Structuring A Paragraph: Grammar Review Study Guide
Practice exercises for this concept can be found at Structuring A Paragraph: Grammar Review Practice Exercises.
Paragraphs are groups of sentences centered on a focused topic. The writer of a good paragraph makes sure to include a topic sentence, descriptive detail sentences, proper organization, and a central focus. When you have to write only one paragraph, you should also include a summary sentence at the end that restates or reviews the main idea, using different words. Let's look at these components more closely.
The Topic Sentence
Every paragraph must identify its topic or purpose for the reader. This is one of its most important components. Although the topic or purpose doesn't have to be found in the paragraph's first sentence, it usually is. However, you could find it in the middle or even the end of a paragraph.
- Spelunking, or cave exploring, is a sport with many avid followers. Spelunkers, as the cave explorers are called, have formed clubs worldwide to promote and support the unusual, and sometimes extreme, sport.
Detail sentences provide support and elaborate on the ideas in your paragraph. With these sentences, you can flesh out your topic with vivid details and explain or clarify your paragraph's main idea by including facts or proof. Detail sentences that don't fulfill this purpose should be eliminated because they distract the reader from your main point.
Once done out of necessity for shelter or under the guise of scientific study, cave exploring has now been taken to an entirely new level of safety and expertise.
For the sport's athletes, from novice to expert alike, stamina and strength are a necessity. Spelunking requires the cave explorer to be a good crawler and climber, be able to negotiate well in small openings and crevices, and traverse safely in vertical spaces with the use of ropes. In recent decades, spelunking equipment and protective gear have been introduced and improved in light of its growing popularity.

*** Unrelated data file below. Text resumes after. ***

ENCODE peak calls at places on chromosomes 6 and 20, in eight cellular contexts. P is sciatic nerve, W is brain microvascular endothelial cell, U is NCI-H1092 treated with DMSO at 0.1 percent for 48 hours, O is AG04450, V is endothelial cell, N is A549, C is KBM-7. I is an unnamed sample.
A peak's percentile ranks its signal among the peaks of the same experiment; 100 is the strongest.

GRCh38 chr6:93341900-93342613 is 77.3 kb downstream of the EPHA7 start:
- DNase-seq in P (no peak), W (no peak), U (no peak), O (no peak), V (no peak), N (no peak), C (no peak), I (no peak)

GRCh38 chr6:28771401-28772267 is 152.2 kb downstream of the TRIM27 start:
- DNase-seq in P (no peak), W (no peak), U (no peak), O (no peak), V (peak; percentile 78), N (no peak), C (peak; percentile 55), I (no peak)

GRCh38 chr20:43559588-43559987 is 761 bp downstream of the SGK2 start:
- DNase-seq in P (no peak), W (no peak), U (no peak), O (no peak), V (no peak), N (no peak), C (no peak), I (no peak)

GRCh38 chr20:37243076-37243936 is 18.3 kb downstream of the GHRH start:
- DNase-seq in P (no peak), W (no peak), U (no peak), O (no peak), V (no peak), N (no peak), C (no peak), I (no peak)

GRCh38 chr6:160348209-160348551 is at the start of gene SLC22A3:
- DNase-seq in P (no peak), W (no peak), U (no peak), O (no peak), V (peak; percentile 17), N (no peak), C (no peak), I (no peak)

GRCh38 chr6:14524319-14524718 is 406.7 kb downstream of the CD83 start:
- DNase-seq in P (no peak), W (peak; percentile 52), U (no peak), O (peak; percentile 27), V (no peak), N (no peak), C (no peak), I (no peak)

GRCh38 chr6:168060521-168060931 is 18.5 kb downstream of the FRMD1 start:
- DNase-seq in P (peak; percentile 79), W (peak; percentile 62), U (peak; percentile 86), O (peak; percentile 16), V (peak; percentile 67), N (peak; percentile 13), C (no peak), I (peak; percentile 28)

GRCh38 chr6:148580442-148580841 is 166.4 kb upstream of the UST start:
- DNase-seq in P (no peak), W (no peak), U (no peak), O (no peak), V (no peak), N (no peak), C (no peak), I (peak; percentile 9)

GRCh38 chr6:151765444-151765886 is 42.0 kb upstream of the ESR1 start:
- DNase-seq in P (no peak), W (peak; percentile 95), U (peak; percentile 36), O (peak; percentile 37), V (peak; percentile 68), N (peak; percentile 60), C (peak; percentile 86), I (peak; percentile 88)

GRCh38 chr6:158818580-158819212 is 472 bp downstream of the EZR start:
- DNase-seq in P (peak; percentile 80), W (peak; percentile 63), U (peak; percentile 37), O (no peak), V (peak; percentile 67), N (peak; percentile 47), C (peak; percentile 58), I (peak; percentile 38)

The order of your sentences in your paragraph is important. Your readers expect your ideas to be presented a logical, linear (A-B-C) order. If your ideas don't flow properly, your reader will get lost in the confusion. Think of it this way: If you were going to write a paragraph explaining how to make a peanut-butter-and-banana sandwich, you would not begin by writing Throw away the banana peel.
Besides order, your paragraph must have focus and symmetry. Like a balance scale you use in school, your topic sentence is the calibrator, and the trays on either side of it hold your supporting details. If your paragraph is about the leafand-shoot diet of the three-toed sloth, and your sentences remain on topic, the scale will remain balanced because you are focused. If, however, you begin elaborating on the sloth's innate ability to suspend itself motionless on a single branch for 20 hours, then you've strayed off topic, and your balance scale begins to tip.
The Five-Paragraph Essay
What if you need to write more than one paragraph? Then what? In school, you are usually expected to write essays upward of five paragraphs in length. You write book reports, research reports, and reaction papers for classes and are expected to write persuasive and narrative essays on standardized tests. The format for the five-paragraph essay is, for the most part, fixed: an opening paragraph (to Announce your topic), three body paragraphs (to Build your topic), and a concluding paragraph (to Close your topic). This is the common A-B-B-B-C pattern. For the most part, your paragraph components remain the same, with a few exceptions. Let's examine this more closely.
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